The Stoppers

Many of us have weight or fat loss goals but just as many of us can struggle to achieve them.

Here are some common problems I see:

-- Once the goal is set it starts to feel unachievable

-- Not knowing how or where to start

-- The ALL or NOTHING approach

-- Rewarding small achievements with food or drink treats

-- Eating the "good" stuff so you can eat the "bad" stuff

-- Cutting out whole food groups or starting an extremely restrictive diet

-- Not increasing daily activity and exercise

-- Part-time dieting

-- Trying too many things at once

-- Not counting liquid calories

-- Expecting results too quickly

-- Self-sabotage

The Plan

The science behind weight loss is simple but putting into practice is not. If you find you relate to any of the stoppers here are some starting points:

Most weight loss is achieved at between 0.5 to 1kg per week (1 to 2 lbs)

When setting your goals it is ok to think big, in fact, I think it pays to think big. What is also essential to do is to plan. If you mean to lose 10 kg's (1.5 stone/22lbs) estimate that it is going to take you at least 10-20 weeks of consistent and focussed effort, then factor in a couple of weeks slippage. Once your big goal is set it can make it easier to use the "Toblerone" method 😆 breaking it down into smaller chunks.

Keeping it simple

Keeping it simple, especially for those difficult first 2 weeks whilst your body adjusts to eating less, will also help keep you sane and on track. With so many diets, eating and exercise plans out there involving all sorts of strange ingredients, recipes, exercises & equipment it can feel like being lost in a fog. No diet company knows how you eat. They don't know what foods you regularly buy, what your default dishes are, what your family will and won't eat or how much time you have to prepare your meals. Start simply.

  • Eat more vegetables

  • Eat more lean protein (meat, poultry, beans & pulses, tofu)

  • Eat more fruit

  • Drink more water

Track what you eat & drink

Keeping a food diary or tracking your calorie intake is a very effective tool for weight loss. Most people find it hard to recall EVERYTHING they've eaten and drunk in the previous 24 hours. It is one of the questions I ask my clients and it's funny how basic their initial memory is and how many extra bits come out later in the conversation.

A basic food diary is useful to look back on and see what healthier changes you could make to your day or week. It is also useful for spotting any habit patterns such as stress eating, tired eating or bored eating. A food diary can be as it sounds writing everything down or you could do a photo diary. Can you add more vegetables to a dish? Can you add fruit? Are you eating protein at all your meals? What can you swap for a healthier option? What things in there are not going to help you reach your goal?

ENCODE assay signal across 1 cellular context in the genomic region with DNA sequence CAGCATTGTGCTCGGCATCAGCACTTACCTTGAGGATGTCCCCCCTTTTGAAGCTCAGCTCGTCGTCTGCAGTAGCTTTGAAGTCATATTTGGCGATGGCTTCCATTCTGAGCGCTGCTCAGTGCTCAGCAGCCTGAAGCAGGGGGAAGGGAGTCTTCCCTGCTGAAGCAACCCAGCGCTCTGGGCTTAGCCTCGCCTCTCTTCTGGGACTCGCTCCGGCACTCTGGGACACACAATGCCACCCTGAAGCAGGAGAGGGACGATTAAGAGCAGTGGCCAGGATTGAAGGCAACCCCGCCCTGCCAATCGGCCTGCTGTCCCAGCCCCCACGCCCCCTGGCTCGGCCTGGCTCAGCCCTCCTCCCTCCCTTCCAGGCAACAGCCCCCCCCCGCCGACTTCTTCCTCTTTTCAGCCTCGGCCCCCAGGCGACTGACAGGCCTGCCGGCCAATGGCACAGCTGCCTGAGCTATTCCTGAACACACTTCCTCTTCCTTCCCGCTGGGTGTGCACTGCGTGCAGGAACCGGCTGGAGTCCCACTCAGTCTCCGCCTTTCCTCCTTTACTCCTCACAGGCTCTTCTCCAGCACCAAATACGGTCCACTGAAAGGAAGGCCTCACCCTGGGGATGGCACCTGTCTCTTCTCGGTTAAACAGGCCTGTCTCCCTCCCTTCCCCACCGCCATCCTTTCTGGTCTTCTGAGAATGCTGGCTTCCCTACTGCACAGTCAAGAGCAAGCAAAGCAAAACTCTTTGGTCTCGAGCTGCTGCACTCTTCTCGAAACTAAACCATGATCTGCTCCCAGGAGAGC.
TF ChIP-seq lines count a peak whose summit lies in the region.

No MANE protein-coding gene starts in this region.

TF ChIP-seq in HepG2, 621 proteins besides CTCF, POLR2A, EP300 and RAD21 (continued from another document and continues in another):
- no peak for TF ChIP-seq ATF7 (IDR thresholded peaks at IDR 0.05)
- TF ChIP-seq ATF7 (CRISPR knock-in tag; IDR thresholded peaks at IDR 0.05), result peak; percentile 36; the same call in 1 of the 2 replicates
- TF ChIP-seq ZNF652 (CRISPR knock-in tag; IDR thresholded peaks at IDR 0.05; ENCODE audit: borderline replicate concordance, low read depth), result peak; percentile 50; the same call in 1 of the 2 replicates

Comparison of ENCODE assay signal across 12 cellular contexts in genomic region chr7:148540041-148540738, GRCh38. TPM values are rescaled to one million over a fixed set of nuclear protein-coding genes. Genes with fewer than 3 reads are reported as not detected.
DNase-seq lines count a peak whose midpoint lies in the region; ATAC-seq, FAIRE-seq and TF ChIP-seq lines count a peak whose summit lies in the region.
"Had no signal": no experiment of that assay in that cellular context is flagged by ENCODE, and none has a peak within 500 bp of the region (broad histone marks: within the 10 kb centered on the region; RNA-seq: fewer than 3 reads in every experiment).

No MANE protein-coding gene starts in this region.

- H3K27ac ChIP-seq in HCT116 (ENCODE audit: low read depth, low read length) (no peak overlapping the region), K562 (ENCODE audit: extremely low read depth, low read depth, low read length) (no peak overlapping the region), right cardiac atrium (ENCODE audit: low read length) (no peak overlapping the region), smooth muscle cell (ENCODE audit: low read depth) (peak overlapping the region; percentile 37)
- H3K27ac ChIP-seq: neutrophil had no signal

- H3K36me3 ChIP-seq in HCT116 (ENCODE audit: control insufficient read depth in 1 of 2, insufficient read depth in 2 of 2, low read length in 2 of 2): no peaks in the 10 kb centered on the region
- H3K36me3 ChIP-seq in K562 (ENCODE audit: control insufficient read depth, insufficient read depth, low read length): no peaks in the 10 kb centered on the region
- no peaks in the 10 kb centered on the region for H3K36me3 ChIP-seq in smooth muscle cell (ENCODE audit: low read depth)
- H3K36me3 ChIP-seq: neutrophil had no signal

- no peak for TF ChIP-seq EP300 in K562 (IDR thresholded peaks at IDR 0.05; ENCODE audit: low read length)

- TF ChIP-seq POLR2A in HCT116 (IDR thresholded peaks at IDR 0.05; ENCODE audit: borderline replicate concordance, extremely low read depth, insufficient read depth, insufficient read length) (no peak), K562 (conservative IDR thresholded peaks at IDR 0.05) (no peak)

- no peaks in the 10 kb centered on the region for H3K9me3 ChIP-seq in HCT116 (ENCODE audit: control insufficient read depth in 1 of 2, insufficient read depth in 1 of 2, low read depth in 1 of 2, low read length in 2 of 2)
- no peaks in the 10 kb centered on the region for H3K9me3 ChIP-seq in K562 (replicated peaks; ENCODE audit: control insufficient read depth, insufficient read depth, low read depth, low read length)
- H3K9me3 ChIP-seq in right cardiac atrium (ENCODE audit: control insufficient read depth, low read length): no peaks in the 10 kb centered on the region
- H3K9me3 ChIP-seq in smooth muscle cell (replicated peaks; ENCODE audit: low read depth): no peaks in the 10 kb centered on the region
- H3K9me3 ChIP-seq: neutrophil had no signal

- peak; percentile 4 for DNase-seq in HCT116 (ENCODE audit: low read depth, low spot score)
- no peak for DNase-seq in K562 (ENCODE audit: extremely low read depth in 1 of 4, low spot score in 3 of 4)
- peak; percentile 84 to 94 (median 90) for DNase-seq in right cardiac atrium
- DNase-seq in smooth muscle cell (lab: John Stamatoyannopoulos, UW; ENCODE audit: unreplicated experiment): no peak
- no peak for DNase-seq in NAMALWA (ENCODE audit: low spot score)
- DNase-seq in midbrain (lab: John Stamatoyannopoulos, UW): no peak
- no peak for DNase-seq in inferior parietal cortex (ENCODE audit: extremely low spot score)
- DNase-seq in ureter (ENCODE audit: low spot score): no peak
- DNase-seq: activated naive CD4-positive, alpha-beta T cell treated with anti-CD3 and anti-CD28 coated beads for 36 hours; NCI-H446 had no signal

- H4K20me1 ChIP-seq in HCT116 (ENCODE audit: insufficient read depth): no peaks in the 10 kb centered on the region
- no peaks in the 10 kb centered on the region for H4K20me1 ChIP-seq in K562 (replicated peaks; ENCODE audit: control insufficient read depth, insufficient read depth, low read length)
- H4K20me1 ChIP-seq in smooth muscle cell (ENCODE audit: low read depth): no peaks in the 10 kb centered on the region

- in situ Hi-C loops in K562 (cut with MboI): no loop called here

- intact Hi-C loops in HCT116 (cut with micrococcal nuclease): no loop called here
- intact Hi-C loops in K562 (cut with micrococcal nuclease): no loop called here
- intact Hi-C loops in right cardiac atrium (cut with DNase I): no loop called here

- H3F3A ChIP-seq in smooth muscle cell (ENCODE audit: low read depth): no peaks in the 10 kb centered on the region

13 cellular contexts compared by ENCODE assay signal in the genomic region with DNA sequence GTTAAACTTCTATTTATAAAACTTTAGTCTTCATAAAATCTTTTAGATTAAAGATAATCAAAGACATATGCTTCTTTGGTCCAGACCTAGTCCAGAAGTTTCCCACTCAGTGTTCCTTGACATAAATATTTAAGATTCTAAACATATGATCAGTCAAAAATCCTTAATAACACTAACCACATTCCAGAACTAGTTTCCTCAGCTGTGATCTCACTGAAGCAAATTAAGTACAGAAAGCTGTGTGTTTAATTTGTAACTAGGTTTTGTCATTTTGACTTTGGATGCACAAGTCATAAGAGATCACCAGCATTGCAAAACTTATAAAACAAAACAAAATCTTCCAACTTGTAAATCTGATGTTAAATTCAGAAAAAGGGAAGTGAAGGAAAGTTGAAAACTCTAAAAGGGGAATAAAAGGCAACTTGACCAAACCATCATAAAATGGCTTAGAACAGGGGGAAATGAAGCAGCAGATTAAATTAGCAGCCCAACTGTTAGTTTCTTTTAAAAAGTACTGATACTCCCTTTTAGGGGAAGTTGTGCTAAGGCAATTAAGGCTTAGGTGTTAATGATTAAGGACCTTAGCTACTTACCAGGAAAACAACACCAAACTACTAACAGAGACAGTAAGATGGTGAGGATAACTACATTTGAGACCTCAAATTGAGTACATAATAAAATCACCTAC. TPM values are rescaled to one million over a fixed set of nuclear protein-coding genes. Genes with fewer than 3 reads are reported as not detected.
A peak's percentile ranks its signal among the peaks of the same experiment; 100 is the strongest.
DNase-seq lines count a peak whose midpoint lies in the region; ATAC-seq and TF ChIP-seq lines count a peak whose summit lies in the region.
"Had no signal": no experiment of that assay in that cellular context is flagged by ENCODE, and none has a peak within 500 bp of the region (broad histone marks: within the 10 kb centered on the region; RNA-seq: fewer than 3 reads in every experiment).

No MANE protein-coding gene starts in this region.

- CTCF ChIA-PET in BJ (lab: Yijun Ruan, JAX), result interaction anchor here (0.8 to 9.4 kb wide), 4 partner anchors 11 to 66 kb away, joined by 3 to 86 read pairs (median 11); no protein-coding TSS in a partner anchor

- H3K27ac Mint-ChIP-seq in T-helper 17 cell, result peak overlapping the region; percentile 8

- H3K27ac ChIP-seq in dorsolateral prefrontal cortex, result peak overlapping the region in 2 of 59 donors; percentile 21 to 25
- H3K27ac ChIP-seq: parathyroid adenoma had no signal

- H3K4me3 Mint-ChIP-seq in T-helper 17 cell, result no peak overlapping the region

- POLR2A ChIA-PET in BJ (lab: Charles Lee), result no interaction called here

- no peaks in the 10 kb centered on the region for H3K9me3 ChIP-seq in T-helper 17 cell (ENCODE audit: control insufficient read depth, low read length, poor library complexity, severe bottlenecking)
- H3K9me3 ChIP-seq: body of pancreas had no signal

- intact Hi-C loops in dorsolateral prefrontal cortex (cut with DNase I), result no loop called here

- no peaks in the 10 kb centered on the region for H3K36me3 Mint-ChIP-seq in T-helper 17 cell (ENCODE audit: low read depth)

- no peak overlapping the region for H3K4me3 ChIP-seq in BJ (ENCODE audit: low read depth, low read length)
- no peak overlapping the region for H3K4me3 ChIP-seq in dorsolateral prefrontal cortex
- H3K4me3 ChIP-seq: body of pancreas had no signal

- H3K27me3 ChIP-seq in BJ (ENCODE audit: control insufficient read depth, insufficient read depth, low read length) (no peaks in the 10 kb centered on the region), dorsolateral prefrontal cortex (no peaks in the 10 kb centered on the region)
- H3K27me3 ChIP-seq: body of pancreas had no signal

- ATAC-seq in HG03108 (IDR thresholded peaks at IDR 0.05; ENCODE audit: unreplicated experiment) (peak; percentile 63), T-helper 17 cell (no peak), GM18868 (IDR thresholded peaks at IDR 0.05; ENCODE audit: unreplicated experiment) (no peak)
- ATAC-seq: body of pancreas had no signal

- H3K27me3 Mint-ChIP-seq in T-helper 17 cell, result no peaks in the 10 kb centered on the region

Calorie tracking enables you to instantly see which foods or meals are keeping you on track. A daily calorie allowance is set usually by calculating your Basal Metabolic Rate (BMR) and activity level. You can use calorie tracking to plan your meals ahead or to check in on how your day has gone.

The weekends have calories too!

Consistency is vital when it comes to weight loss. Your body needs to be in a constant calorie deficit for the planned period of time for you to lose weight. That period of time, those 10 weeks, for example, include weekends. It's important to not take your eye off the ball or your goals and to ensure your weekend calories aren't "eating-up" your calorie deficit from the week. Planning ahead, stocking up on all your healthy options and making sure you exercise will keep you losing weight and moving forward.

Moving burns calories

Your daily activity and weekly exercise play an important part in your weight loss. The more you can increase your weekly calorie deficit the more fat you will burn.

Daily activity is not exercise, it's the amount you move around during a day. Increasing your daily step count, standing more, house or garden jobs all burn calories.

There are so many options now when it comes to exercise the most important thing is that you find something you can enjoy, the effort to do it doesn't get in the way and you can do it regularly. Even if you regularly change what exercise you do make sure you are exercising with an increased heart rate for at least 30 minutes 2-3 times per week.

Don't give up on yourself

It can be easy to get disheartened and lose motivation when you're trying to lose weight. All of us have an internal dialogue that is either our best friend or worst enemy at times. Making this internal chat work for us by changing the words we use to be POSITIVE can help us avoid reverting to the habits that don't help us. Speak to yourself as you would speak to your friend. Be your own support, your own cheerleader, your own motivator.

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